Kai is surprised into a laugh. It’s strange, because for a moment, Kai seems to burst into color. Yixing is hyper aware of the pink of his lips and the brown of his eyes and the gold of his skin where it’s darker around the knuckles of his fingers. "People do that. Maybe dancers do that even more."

"It’s been a long time since I photographed people," Yixing says, and Kai seems confused. The color fades to normal. Maybe Yixing’s too tired. His eyes are playing tricks on him.

"But..." More fidgeting. More motion. “Has it been a long time since you looked at them?”

“Probably,” Yixing admits.

Kai is moving his mouth now, puffing out his cheeks and pursing his lips and toying with the lower one, catching it between his teeth and chewing as he looks at Yixing like he’s searching for words.

"Do photographers get frustrated with you a lot?" Yixing looks away from Kai, then, because he feels himself following the twitches of Kai's mouth with his eyes. He focuses on one of the photographs on the wall instead. It's a child in silhouette, against an open sky. Yixing traces the horizon in the photo, and doesn't think about Kai's eyes.

"I hate having my picture taken," Kai says. "If only because it never looks like me in the photograph. It's always a stranger with my face, wearing the latest trend."

Yixing fingers the hem of his jacket, and there's a peculiar sinking feeling in his stomach that feels like a challenge. Yixing doesn’t want a challenge, because his pride doesn’t let him back down from those.

"A good portrait," Yixing says, "isn't about a person's physical features." He turns to look at Kai, who has those unfathomable eyes trained on Yixing's face. "Those matter too, but what you're trying to capture is a person's personality." He quirks the left corner of his lips in a half smile. "You want a moment of someone lost in thought, or just starting to laugh, or about to wrap up a good cry." Yixing wants his camera. "Anything else is boring."

"I see," Jongin says. He’s still moving, from his fingertips to his toes, and Yixing sees a hundred perfect shots in the simplest turn of his body toward the back door. “Can we talk outside? I get hot easily, and this penguin suit isn’t helping.” He sighs. “Plus people are staring.”

Yixing knows that feeling.

“Sure,” Yixing says easily. He’s hot too; it’s been a long time since he’s worn anything other than low-necked T-shirts and jeans. It’s stifling, now.

They take a stairway down a floor, and out into the autumn air.

The wind is nice, outside on the terrace. The moon’s only at three-quarters, but it’s bright, casting a soft glow across the intricate stonework beneath their feet. Yixing’s expensive, stiff shoes look dark against the light grey stone, and they squeak just enough to be annoying.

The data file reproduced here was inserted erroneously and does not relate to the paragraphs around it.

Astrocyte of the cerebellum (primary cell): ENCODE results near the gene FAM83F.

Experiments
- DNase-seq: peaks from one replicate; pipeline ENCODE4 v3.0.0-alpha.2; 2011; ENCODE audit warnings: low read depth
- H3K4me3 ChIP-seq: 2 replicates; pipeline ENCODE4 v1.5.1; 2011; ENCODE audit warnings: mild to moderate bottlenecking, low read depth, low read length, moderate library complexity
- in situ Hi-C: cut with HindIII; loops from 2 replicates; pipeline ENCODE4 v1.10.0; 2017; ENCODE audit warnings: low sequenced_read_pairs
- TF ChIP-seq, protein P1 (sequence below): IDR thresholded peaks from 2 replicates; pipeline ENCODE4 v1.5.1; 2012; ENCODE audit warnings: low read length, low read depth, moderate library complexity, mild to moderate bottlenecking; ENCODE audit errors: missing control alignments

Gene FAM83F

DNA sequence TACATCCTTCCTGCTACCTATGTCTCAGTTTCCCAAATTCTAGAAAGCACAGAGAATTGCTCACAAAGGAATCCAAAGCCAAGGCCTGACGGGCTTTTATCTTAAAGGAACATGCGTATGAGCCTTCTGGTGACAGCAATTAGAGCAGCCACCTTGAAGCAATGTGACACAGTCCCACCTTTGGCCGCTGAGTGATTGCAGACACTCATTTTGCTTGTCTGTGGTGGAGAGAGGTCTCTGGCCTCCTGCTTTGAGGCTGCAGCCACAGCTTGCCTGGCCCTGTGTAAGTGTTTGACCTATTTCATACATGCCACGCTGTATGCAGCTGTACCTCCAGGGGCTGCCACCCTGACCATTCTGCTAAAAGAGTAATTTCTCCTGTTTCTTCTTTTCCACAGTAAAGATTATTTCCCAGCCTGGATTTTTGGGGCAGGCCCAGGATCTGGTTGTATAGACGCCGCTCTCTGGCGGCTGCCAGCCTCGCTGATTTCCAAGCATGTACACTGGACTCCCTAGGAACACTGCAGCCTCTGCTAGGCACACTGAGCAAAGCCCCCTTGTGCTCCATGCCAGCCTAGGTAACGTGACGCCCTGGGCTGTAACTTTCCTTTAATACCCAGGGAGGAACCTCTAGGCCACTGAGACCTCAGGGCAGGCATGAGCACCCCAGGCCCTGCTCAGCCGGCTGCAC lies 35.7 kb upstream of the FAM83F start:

“You looked put-out, when Kris brought you over to meet me.”

“He wants me to do your photo book.”

“I don’t want to do a photo book.”

“I don’t take pictures of people.” One of Yixing’s cufflinks is twisted. Actually, now that he’s looking at it, he’s pretty sure he’s put it on upside down. “At least not portraits. Not one on one.”

“But you know how. Everyone’s seen ‘Tears Airport’.” Yixing winces, and doesn’t reply. Kai’s loosening his bow-tie, and Yixing wonders how many people will frown at Kai if he doesn’t tie it again before he goes back inside. “Hopefully they find someone to do it that won’t make me look ridiculous.”

“You never look ridiculous.” Yixing watches as Kai undoes the top four buttons of his dress-shirt, ends of the black bow-tie stark across the white. Very ‘Old Hollywood’, a Slim Aarons portrait hanging by a film executive’s fireplace. “Just…”

“Like a cardboard cutout instead of a person,” Kai finishes. “SM Entertainment wishes. I was a handful earlier in my career. They probably think a cardboard cutout would make a better idol.”

“Do they?” Yixing asks, as Kai yanks at his collar, baring his chest to the autumn evening. Yixing marvels that he isn’t cold. “That would be a shame.”

“I’d still be pretty.” Kai says it matter of fact, and Yixing wonders how long Kai has been told that pretty is his best quality. Yixing’s only known Kai twenty minutes, and he can already tell that it isn’t.

“You would be,” Yixing says, “but you’d be boring.”

“Aren’t I boring anyway?” Kai laughs. His teeth are very white. Kai is a study in contrasts, darks and lights in the most perfect scale.

“No. You’ve got so much behind your eyes,” Yixing says. It slips out. He hadn’t meant to mention it at all, but it’s true. Yixing knows a good subject for portraiture when he sees one, and it’s not always about good cheekbones or an aesthetically pleasing slope to the brow. “It’s. I don’t know. Charisma or something.”

Yixing lets his gaze wander off, out to the garden beneath them. There’s a couple holding hands on the bench, and Yixing thinks the lighting is perfect for a romantic engagement photo.

“You’re gone again,” Kai says, and Yixing turns back toward him.